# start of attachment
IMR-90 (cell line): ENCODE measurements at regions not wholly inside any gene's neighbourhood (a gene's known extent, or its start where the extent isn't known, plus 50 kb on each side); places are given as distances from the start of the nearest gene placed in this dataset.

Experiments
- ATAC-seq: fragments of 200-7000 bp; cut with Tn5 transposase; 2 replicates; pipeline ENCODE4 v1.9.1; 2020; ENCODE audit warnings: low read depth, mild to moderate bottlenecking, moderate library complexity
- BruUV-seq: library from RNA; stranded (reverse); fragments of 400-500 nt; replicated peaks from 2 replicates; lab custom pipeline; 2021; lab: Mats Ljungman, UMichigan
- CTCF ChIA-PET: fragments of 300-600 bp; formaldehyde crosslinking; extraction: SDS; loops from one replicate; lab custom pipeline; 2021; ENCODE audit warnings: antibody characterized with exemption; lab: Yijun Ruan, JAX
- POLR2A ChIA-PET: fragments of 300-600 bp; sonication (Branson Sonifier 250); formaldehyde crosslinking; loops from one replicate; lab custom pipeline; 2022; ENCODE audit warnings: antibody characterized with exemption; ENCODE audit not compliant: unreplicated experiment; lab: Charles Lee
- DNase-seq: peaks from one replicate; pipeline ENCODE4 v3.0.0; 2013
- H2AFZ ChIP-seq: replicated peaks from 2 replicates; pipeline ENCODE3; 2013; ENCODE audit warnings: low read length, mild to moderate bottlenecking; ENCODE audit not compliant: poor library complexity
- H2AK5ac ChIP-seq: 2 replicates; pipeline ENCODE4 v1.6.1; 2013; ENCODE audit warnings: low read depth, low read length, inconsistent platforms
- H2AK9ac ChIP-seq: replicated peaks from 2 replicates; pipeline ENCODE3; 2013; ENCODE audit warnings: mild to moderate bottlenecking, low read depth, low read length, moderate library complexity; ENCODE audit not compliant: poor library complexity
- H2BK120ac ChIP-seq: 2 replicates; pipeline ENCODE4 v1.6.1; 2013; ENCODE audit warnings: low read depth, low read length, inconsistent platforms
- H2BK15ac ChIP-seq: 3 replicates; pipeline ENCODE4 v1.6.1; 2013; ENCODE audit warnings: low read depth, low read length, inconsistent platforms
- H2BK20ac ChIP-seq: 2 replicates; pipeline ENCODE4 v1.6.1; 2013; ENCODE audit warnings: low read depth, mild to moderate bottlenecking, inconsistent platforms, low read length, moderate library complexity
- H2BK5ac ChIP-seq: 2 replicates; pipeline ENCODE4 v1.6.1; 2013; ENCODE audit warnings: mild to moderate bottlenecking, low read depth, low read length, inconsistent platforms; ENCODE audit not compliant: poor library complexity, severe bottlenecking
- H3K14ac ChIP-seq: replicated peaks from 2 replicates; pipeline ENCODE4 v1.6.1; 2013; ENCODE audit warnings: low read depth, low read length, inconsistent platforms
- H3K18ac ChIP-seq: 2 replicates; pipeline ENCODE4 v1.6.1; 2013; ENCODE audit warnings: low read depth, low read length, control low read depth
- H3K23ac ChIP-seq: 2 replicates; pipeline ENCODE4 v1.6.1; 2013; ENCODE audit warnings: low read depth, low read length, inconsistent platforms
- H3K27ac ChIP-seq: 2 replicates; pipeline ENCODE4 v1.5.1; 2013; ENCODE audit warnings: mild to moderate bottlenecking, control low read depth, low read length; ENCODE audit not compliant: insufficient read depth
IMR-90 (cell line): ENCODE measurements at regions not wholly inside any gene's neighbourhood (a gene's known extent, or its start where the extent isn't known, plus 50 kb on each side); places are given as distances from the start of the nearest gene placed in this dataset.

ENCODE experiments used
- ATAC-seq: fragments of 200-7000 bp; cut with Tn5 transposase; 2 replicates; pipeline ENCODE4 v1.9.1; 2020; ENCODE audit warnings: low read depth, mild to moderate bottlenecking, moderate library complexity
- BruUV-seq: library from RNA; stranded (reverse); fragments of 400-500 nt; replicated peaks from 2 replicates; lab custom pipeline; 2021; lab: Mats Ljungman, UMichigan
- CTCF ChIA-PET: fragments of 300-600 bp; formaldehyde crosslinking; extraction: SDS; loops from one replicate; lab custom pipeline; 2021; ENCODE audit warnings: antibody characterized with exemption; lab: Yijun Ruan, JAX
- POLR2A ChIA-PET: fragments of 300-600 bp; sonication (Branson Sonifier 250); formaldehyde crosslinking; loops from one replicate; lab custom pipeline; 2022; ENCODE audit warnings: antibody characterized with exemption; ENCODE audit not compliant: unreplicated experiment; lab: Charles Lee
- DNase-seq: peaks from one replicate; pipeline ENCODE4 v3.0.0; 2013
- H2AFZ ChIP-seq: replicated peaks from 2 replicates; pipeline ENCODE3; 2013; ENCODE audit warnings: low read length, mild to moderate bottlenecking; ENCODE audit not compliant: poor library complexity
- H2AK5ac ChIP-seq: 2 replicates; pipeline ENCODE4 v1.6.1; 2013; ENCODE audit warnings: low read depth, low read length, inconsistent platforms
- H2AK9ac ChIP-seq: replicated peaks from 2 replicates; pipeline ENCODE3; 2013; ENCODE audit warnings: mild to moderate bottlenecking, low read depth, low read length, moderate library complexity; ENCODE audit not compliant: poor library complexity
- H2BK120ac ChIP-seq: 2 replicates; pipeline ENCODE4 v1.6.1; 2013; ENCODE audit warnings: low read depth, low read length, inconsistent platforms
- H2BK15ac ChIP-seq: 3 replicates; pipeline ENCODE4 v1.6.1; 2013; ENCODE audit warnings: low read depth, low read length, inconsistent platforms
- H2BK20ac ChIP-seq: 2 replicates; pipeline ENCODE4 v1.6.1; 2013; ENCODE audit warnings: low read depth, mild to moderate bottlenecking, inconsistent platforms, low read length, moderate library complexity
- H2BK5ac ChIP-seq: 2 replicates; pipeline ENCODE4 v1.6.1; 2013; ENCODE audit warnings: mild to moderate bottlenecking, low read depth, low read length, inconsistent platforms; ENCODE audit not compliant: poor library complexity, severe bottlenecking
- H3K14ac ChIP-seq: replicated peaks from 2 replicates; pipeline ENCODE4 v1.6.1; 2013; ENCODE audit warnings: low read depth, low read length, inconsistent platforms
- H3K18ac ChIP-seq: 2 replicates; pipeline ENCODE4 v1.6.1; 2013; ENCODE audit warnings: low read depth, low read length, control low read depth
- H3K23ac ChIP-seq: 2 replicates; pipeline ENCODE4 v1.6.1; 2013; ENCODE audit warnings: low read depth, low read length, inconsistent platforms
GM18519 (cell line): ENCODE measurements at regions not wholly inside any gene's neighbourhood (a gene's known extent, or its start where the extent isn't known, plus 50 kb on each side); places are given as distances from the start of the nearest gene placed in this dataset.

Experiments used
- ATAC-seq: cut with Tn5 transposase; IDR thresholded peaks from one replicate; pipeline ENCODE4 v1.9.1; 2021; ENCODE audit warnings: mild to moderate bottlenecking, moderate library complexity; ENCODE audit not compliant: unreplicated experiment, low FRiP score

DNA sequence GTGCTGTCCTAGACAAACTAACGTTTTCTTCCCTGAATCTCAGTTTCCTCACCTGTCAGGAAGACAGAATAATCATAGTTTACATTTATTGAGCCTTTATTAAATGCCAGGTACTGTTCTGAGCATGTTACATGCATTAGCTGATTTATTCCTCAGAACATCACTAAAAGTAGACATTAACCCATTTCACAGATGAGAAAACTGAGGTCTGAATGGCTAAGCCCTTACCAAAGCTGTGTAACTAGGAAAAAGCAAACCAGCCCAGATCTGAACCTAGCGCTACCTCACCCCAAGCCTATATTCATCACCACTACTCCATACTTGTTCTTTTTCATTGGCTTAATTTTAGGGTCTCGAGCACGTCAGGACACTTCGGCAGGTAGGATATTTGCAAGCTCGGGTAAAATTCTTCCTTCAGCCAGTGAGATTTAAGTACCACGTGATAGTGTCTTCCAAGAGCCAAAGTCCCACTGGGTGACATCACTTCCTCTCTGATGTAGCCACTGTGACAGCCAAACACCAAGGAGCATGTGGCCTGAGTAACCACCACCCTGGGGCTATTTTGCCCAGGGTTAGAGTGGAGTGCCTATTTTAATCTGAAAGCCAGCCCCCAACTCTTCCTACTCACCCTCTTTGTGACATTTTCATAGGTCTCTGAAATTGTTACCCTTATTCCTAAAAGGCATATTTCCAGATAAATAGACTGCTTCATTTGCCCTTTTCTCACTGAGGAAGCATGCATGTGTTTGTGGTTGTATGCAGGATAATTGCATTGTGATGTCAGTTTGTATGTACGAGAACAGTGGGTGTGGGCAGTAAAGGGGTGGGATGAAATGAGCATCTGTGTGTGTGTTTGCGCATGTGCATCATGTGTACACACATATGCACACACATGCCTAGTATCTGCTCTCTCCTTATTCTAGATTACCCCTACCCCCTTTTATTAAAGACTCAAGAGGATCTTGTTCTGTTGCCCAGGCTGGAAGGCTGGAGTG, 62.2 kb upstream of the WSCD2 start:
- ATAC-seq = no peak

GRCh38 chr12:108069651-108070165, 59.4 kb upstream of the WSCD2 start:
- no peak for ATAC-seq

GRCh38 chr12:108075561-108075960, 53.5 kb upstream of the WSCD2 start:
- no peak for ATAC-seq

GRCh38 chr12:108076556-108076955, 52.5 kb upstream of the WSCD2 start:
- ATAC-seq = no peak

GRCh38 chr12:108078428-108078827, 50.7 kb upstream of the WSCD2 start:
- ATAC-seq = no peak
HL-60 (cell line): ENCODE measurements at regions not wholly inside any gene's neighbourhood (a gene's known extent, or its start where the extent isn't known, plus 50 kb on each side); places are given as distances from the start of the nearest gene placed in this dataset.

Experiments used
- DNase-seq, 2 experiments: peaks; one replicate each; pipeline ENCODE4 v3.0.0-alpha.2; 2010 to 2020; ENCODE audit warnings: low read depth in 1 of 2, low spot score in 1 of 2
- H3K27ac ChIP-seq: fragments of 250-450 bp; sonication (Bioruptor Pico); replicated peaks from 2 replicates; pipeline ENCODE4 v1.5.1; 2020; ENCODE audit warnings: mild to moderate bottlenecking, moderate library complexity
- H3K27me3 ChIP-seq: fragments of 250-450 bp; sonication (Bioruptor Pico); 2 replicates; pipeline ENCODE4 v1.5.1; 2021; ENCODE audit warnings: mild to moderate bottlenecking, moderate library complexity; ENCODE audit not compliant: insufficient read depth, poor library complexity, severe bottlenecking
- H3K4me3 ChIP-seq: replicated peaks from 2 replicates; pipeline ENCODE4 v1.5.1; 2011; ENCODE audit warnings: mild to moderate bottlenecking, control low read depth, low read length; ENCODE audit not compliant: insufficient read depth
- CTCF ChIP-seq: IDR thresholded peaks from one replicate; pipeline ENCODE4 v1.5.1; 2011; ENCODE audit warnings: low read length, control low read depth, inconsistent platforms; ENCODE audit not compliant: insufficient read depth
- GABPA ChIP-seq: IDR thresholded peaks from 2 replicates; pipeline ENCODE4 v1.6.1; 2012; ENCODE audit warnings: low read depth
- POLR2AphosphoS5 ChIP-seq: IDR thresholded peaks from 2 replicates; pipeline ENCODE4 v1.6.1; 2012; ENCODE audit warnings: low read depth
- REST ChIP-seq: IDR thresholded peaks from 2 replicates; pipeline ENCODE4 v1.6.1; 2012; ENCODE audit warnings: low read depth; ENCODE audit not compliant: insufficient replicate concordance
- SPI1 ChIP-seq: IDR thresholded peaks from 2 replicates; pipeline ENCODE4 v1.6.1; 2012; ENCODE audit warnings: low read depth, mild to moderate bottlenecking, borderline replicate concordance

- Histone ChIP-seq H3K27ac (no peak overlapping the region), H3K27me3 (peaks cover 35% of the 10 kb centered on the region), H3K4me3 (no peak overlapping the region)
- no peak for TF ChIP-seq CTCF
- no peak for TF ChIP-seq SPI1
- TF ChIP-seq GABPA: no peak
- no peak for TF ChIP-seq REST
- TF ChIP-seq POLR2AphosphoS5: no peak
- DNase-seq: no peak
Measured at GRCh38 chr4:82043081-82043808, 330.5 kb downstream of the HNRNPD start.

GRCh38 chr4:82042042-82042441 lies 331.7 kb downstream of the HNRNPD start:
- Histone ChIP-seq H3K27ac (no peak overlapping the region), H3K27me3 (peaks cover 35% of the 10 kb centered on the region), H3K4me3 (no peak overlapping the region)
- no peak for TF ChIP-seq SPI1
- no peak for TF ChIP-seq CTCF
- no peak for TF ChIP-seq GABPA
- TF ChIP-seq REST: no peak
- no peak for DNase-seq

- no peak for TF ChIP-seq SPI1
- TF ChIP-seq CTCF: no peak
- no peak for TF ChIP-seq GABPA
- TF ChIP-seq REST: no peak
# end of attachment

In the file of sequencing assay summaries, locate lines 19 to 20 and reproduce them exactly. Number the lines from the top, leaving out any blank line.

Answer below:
IMR-90 (cell line): ENCODE measurements at regions not wholly inside any gene's neighbourhood (a gene's known extent, or its start where the extent isn't known, plus 50 kb on each side); places are given as distances from the start of the nearest gene placed in this dataset.

ENCODE experiments used